Coffee in the News

The topic of coffee and health is regularly featured in news and lifestyle titles around the world. On this page we look at the science behind some of the latest trending topics on coffee and health.

When is the best time of day to drink coffee? According to the US army, there is a right time to have a ‘cup of joe’ – and it’s all down to an algorithm

Last updated April 2019

Researchers from the United States army have developed a software tool that makes personal recommendations for timing coffee consumption. This ensures peak levels of alertness, depending on the time of drinking and sleeping.

The European Food Safety Authority (EFSA) have confirmed there is indeed a cause and effect relationship between a 75mg serving of caffeine and both increased attention and alertness [1]. Caffeine is one of the main active compounds in coffee and is a well-known mild central nervous stimulant, associated with increased energy [2]. Caffeine’s effects will last for several hours, depending on how quickly or slowly it is metabolised by the body [2]. Read more here about the relationship between caffeine and the metabolism.

Sleep can also be affected by caffeine. There is an association between a daily intake of caffeine, reduced sleep quality, and increased daytime sleepiness [3]. However, research suggests that there is a genetic variability in the metabolism of caffeine, so some individuals are likely to be more sensitive to the effects of caffeine than others.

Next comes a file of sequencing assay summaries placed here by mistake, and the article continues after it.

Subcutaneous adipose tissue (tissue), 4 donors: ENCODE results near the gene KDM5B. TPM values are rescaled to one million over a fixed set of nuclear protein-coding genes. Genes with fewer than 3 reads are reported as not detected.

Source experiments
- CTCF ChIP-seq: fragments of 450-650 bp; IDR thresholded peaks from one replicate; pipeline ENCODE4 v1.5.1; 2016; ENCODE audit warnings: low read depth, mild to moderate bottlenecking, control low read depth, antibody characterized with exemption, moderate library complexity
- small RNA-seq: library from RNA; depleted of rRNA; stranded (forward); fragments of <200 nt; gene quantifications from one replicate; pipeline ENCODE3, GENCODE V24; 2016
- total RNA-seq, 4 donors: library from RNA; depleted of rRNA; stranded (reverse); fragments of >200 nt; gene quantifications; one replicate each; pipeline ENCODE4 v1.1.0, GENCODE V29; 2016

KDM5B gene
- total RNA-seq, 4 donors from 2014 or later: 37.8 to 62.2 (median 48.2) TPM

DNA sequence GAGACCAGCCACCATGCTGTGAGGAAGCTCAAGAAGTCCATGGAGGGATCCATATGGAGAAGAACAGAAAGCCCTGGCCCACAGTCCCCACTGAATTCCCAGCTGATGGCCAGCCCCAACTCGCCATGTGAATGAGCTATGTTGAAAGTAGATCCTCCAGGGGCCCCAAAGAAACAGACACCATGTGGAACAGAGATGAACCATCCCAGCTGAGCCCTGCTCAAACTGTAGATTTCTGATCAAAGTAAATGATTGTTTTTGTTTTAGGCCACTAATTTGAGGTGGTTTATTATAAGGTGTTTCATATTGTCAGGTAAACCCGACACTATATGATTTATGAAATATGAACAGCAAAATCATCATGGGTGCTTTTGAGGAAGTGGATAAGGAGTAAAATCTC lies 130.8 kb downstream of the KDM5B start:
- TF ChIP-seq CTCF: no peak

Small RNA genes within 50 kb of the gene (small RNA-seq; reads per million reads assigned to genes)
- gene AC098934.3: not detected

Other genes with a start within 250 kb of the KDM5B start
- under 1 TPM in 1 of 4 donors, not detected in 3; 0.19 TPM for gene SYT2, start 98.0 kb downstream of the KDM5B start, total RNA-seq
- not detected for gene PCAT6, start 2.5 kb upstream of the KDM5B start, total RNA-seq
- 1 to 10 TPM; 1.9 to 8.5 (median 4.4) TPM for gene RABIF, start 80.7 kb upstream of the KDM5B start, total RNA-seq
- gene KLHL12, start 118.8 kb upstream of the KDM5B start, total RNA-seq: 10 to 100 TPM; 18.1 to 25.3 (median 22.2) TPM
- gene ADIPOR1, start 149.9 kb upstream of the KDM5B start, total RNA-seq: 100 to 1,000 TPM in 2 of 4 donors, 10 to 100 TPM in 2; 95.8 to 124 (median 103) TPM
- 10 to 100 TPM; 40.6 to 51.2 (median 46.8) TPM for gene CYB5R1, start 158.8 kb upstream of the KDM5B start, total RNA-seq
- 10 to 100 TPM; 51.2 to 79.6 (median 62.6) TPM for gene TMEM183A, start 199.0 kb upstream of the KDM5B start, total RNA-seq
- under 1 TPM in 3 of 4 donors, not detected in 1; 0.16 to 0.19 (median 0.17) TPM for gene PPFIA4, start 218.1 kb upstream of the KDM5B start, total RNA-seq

The tool gives a perspective on coffee and alertness, but since there will be significant variability between absorption and metabolism of caffeine the accuracy of the results may not be applicable to everyone.


  1. EFSA Panel on Dietetic Products, Nutrition and Allergies (NDA) (2011) Scientific Opinion on the substantiation of health claims related to caffeine and increased fat oxidation leading to a reduction in body fat mass (ID 735, 1484), increased energy expenditure leading to a reduction in body weight (ID 1487), increased alertness (ID 736, 1101, 1187, 1485, 1491, 2063, 2103) and increased attention (ID 736, 1485, 1491, 2375) pursuant to Article 13(1) of Regulation (EC) No 1924/20061.EFSA Journal, 9(4):2054.
  2. Fredholm B.B. et al. (1999) Actions of caffeine in the brain with special reference to factors that contribute to its widespread use.Pharmacol Rev, 51:83-133.
  3. Clark I. and Landolt H.P. (2016) Coffee, Caffeine, and Sleep. Sleep Med Rev, 31:70-78.

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